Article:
That on Nov. 13, 1865, Mitchell applied to said Circuit Court, upon his own affidavit of that date, for an order allowing the service of the summons in said action to be made [***3] upon Neff, by publication thereof; whereupon said court made said order, in the words following: "Now, at this day, comes the plaintiff in his proper person, and by his attorneys, Mitchell and Dolph, and files affidavit of plaintiff, and motion for an order of publication of summons, as follows, to wit: 'Now comes the plaintiff, by his attorneys, and upon the affidavit of plaintiff, herewith filed, moves the court for an order of publication of summons against defendant, as required by law, he being a non-resident;, and it appearing to the satisfaction of the court that the defendant cannot, after due diligence, be found in this State, and that he is a non-resident thereof, that his place of residence is unknown to plaintiff, and cannot, with reasonable diligence, be ascertained by him, and that the plaintiff has a cause of action against defendant, and that defendant has property in this county and State, it is ordered and adjudged by the court that service of the summons in this action be made by publication for six weeks successively in the 'Pacific Christian Advocate,' a weekly newspaper published in Multnomah County, Oregon, and this action is continued for such service." That [***4] the affidavit of plaintiff, referred to in said order, is in the words following: "I, J. Mitchell, being first duly sworn, say that the defendant, Marcus Neff, is a nonresident of this State; that he resides somewhere in the State of California, at what place affiant knows not, and he cannot be found in this State; that plaintiff has a just cause of action against defendant for a money-demand on account; that this court has jurisdiction of such action; that the defendant has property in this county and State." That the complaint in said action was verified and filed on Nov. 3, 1865, and contained facts tending to prove that at that date said Mitchell had a cause of action against said Neff for services as an attorney, performed "between Jan. 1, 1862, and May 15, 1863." That the entry of judgment in said action contained the following averments: "And it appearing to the court that the defendant was, at the time of the commencement of this action, and ever since has been, a non-resident of this State; and it further appearing that he has property in this State, and that defendant had notice of the pendency of this action by publication of the summons for six successive weeks in the 'Pacific [***5] Christian Advocate,' a weekly newspaper of general circulation published in Multnomah County, State of Oregon, the last issue of which was more than twenty days before the first day of this term." That the affidavit showing the publication of the summons in the "Advocate" aforesaid was made as stated therein by the "editor" of that paper. That said complaint, summons, affidavit of Mitchell and of the "editor" of the "Advocate" aforesaid, and entry of judgment, were in the judgment roll, made up by the clerk in the case, but the order for publication of the summons aforesaid was not placed in said roll by said clerk, but remains on the files of said court; and that when said court made said order for publication, and gave said judgment against Neff, the only evidence it had before it to prove the facts necessary to give it jurisdiction therefor, and particularly to authorize it to find and state that Neff's residence was unknown to Mitchell, and could not, with reasonable diligence, be ascertained by him, and that Neff had notice of the pendency of said action by the publication of the summons as aforesaid, was, so far as appears by the said roll and the records and files of the said [***6] court, the said complaint and affidavits of Mitchell and the editor of the "Advocate."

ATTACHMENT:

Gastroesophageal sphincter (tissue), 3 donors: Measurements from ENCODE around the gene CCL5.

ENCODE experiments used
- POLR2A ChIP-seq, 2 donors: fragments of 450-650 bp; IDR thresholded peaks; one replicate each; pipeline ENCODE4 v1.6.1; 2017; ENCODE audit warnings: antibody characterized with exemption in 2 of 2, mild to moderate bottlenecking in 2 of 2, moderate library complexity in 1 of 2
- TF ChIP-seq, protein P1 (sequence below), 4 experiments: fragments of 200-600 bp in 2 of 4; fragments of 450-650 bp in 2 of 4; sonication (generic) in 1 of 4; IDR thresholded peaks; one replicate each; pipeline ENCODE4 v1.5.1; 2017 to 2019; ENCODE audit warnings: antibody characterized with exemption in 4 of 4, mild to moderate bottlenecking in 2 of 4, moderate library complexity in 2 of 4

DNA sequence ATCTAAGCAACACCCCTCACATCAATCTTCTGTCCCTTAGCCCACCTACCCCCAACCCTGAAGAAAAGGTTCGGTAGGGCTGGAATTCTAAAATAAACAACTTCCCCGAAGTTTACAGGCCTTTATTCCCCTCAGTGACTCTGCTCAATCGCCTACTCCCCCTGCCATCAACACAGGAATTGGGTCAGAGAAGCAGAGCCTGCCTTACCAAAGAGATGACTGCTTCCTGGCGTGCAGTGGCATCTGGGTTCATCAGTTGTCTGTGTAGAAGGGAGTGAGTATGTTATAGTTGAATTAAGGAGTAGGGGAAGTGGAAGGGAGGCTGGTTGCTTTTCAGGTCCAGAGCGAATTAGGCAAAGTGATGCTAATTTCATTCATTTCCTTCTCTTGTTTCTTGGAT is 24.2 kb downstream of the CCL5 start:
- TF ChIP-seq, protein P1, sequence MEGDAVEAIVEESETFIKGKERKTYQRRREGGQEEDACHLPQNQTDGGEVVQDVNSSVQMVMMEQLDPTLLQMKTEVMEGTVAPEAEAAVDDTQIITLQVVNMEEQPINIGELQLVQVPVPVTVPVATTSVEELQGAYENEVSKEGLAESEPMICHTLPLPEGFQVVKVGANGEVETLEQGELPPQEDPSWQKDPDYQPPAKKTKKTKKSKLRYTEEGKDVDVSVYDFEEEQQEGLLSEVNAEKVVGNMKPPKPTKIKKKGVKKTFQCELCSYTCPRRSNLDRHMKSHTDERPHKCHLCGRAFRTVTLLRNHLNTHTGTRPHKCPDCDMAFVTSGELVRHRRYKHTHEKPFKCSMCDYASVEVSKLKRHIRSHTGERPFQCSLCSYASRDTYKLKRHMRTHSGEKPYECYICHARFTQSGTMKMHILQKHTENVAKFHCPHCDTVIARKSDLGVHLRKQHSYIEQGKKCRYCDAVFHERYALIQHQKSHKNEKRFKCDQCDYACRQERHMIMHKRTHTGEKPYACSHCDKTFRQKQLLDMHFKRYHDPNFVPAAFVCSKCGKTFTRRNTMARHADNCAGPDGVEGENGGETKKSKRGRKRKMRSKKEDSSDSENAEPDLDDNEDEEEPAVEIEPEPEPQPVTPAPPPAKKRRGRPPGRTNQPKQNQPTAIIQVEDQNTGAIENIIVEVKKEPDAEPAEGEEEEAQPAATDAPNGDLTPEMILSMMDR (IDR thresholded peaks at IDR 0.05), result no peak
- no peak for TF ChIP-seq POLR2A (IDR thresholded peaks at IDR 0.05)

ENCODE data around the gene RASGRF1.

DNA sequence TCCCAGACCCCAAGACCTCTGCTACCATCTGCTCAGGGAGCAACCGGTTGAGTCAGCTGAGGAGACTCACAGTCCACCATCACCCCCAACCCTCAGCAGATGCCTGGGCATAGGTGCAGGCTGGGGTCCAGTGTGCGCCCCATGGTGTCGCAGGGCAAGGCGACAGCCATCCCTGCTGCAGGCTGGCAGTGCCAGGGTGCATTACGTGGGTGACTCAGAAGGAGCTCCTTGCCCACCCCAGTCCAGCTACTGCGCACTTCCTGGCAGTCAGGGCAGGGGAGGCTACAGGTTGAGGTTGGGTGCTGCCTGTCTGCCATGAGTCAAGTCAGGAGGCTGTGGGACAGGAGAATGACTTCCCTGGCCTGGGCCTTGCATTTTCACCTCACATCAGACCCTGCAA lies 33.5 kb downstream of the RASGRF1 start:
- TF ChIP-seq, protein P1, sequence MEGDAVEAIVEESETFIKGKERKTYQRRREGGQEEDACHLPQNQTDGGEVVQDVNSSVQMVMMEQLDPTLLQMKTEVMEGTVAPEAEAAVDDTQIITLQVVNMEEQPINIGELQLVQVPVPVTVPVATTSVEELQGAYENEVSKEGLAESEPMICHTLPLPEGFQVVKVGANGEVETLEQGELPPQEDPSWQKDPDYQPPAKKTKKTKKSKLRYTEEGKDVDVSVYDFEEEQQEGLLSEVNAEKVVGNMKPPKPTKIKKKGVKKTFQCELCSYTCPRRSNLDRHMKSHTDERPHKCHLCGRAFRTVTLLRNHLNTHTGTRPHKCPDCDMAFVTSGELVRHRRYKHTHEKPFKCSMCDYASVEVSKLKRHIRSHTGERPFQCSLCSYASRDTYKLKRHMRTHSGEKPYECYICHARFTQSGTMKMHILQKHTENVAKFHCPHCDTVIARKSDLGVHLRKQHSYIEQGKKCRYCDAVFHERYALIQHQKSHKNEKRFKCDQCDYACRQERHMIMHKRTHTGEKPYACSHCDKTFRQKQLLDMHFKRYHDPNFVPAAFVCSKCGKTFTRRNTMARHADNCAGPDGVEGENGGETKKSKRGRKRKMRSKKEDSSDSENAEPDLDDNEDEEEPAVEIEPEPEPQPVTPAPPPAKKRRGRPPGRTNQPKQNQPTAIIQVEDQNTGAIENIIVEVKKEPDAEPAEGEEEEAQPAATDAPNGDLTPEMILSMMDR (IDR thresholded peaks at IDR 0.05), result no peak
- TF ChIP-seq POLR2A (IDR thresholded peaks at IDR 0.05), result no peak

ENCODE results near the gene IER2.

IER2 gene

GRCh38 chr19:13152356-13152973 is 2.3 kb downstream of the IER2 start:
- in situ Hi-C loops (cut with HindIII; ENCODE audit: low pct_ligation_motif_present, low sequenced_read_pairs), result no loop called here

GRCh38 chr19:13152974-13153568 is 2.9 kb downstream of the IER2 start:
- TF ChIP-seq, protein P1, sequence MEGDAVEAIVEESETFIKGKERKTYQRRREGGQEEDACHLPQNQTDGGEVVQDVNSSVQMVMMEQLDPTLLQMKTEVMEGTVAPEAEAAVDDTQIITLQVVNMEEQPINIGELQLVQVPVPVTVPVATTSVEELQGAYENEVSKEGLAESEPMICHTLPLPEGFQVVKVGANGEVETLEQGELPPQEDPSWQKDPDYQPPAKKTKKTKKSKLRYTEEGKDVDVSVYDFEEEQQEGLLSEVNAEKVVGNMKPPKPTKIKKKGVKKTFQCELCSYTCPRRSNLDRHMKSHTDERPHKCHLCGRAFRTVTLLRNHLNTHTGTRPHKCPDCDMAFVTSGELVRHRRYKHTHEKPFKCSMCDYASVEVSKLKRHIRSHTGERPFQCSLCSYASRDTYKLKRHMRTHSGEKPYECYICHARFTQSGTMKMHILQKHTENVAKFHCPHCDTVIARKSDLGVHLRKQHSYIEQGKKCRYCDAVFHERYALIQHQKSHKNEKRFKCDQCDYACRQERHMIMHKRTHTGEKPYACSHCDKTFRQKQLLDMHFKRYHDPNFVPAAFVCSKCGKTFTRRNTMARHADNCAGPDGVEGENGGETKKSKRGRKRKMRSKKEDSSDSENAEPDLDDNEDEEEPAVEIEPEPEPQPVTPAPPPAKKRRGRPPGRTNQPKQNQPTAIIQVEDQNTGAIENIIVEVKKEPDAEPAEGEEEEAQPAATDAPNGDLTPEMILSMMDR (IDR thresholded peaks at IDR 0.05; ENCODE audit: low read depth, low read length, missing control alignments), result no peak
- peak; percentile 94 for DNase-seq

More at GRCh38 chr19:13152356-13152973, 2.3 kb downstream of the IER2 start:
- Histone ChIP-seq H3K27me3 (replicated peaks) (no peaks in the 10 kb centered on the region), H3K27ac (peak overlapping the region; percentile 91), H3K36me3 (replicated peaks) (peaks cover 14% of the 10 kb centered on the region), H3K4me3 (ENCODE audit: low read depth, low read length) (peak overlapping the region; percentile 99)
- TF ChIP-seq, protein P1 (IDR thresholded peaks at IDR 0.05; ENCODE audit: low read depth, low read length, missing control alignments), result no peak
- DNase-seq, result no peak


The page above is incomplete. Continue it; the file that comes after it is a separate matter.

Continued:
The statute of Oregon at the time of the commencement of the suit against Neff was as follows: --